Great Neck North High School officials went to the Nassau district attorney about cheating they uncovered on college admission tests because the practice was too widespread for them to investigate it themselves, Principal Bernard Kaplan said Thursday.
Lawyers for students now charged in District Attorney Kathleen Rice's investigation said informing the authorities violated a promise school officials made to those who cooperated in the disciplinary hearings held last spring. They said their clients were advised by school administrators if they participated, the matter would go no further.
Kaplan said he does not believe the students received any assurances their cases would not be referred to prosecutors. He also said several of the students who were involved in the alleged cheating on SAT exams had since graduated and were not subject to school discipline.
"We did all that we could and all that we should to deal with it in the school setting, but clearly this behavior goes well beyond our school," Kaplan told Newsday. "We are not investigators. We are not the FBI."
Twenty current and former students from five schools on the Island's North Shore -- including North Shore Hebrew Academy in Great Neck, Roslyn High School, Great Neck South and St. Mary's High School in Manhasset -- have now been charged in Rice's investigation.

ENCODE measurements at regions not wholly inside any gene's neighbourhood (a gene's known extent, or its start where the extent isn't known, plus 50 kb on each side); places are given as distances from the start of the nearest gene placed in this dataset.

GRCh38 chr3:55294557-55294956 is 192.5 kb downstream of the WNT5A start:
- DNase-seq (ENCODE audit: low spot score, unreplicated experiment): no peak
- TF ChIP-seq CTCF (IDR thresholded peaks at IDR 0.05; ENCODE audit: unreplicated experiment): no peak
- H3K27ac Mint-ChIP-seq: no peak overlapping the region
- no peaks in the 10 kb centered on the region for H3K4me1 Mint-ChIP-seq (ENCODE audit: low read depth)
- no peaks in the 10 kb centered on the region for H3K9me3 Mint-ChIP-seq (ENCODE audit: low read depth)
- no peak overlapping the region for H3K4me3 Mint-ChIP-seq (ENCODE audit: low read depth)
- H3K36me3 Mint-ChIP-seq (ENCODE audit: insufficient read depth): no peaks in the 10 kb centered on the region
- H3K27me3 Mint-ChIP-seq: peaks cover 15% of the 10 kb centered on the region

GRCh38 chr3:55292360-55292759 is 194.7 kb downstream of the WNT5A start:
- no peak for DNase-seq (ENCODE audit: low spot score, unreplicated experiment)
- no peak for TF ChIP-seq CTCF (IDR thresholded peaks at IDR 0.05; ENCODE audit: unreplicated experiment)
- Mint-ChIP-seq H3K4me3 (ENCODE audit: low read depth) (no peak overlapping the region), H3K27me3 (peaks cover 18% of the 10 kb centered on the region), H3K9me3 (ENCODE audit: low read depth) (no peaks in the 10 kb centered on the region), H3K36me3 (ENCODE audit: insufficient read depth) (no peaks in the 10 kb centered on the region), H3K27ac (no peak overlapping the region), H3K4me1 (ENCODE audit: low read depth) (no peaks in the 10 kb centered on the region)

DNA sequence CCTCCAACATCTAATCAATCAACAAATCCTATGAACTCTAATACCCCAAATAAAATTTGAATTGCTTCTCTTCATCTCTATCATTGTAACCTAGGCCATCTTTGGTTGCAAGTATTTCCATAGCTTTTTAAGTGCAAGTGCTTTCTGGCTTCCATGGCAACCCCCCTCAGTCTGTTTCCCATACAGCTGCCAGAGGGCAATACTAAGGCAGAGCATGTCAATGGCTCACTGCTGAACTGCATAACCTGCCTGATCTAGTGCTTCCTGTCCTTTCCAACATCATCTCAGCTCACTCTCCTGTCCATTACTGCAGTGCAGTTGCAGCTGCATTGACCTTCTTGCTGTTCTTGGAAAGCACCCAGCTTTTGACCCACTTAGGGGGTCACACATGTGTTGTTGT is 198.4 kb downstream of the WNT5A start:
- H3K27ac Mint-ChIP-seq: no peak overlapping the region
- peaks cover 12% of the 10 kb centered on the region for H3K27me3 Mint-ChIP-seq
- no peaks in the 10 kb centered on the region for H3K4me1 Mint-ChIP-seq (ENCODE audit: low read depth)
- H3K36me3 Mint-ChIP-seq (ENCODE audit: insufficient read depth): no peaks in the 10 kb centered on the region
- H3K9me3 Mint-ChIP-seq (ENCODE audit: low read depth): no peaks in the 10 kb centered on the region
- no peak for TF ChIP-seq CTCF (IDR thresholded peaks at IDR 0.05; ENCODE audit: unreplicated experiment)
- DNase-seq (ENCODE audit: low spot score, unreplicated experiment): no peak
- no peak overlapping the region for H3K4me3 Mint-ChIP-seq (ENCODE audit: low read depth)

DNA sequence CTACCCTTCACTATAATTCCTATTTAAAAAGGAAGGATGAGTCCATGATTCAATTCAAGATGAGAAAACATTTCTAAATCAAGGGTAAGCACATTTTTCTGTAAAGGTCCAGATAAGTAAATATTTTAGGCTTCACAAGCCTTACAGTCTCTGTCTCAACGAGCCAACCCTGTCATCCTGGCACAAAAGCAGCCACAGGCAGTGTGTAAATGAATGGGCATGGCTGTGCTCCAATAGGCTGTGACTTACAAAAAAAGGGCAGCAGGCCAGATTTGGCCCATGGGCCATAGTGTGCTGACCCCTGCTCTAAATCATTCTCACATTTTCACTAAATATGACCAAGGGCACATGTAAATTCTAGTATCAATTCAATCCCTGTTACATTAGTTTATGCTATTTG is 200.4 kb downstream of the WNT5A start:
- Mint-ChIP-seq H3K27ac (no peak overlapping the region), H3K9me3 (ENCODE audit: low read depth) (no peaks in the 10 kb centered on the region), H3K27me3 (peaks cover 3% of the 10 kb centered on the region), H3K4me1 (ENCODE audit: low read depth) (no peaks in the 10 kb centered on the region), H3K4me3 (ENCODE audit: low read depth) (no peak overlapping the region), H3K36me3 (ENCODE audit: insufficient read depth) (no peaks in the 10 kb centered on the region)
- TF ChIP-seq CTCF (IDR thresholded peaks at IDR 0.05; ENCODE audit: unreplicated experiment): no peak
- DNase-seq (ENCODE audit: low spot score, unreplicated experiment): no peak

One lawyer said informing the district attorney was unfair.
"My client was assured that the matter was behind him," said Robert Gallo, of Garden City, whose client has not been named because he is underage. "Not only should it have been handled in the classroom, but it already was."
Brian Griffin, a lawyer for another student unnamed because of being underage, said his client took part in the hearings because his client, who was not represented by a lawyer at the time, was told the matter would end there. Griffin stressed that his client did not admit wrongdoing. "This matter was resolved at the school level . . . with the assurance that it was a full and final resolution," said Griffin, of Garden City.
Neither Kaplan nor the lawyers would say how students were punished following the hearings.
The first arrests in the scandal came in September when seven former and current Great Neck North students were charged with cheating on SAT exams, an investigation that began after school officials referred the case to Rice's office, prosecutors have said. And last week another 13 students from schools on the North Shore were arrested in the expanding probe into cheating between 2008 and 2011. All of the students have been released.
Rice said her office has looked at as many as 40 possible cheaters, but can charge only a fraction of them because of issues involving evidence and the statute of limitations.
Gallo said he's trying to find out more about what was promised to his client and on whose authority. He said that would determine whether there is a legal basis for suppressing what happened at the disciplinary hearings.
John Byrne, a Rice spokesman, said he is not aware that any promises were made to students. But he said school officials would not be in a position to offer them immunity.